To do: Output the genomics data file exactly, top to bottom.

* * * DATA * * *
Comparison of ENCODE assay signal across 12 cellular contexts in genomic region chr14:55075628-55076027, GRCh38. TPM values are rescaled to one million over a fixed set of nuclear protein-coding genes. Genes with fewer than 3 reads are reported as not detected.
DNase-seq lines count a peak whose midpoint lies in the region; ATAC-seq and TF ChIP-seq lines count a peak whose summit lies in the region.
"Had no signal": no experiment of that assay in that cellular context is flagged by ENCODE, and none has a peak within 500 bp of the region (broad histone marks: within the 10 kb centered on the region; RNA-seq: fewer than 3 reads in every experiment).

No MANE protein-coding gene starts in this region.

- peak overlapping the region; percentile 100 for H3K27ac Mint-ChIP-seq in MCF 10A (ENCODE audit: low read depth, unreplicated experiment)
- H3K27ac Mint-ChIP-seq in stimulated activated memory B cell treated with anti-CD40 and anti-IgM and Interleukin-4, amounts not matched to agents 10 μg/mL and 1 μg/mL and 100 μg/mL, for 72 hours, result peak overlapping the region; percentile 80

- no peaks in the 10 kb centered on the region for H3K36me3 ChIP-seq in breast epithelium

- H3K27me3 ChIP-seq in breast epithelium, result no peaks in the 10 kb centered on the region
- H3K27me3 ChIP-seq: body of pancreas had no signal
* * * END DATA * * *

Comparison of ENCODE assay signal across 12 cellular contexts in genomic region chr14:55075628-55076027, GRCh38. TPM values are rescaled to one million over a fixed set of nuclear protein-coding genes. Genes with fewer than 3 reads are reported as not detected.
DNase-seq lines count a peak whose midpoint lies in the region; ATAC-seq and TF ChIP-seq lines count a peak whose summit lies in the region.
"Had no signal": no experiment of that assay in that cellular context is flagged by ENCODE, and none has a peak within 500 bp of the region (broad histone marks: within the 10 kb centered on the region; RNA-seq: fewer than 3 reads in every experiment).

No MANE protein-coding gene starts in this region.

- peak overlapping the region; percentile 100 for H3K27ac Mint-ChIP-seq in MCF 10A (ENCODE audit: low read depth, unreplicated experiment)
- H3K27ac Mint-ChIP-seq in stimulated activated memory B cell treated with anti-CD40 and anti-IgM and Interleukin-4, amounts not matched to agents 10 μg/mL and 1 μg/mL and 100 μg/mL, for 72 hours, result peak overlapping the region; percentile 80

- no peaks in the 10 kb centered on the region for H3K36me3 ChIP-seq in breast epithelium

- H3K27me3 ChIP-seq in breast epithelium, result no peaks in the 10 kb centered on the region
- H3K27me3 ChIP-seq: body of pancreas had no signal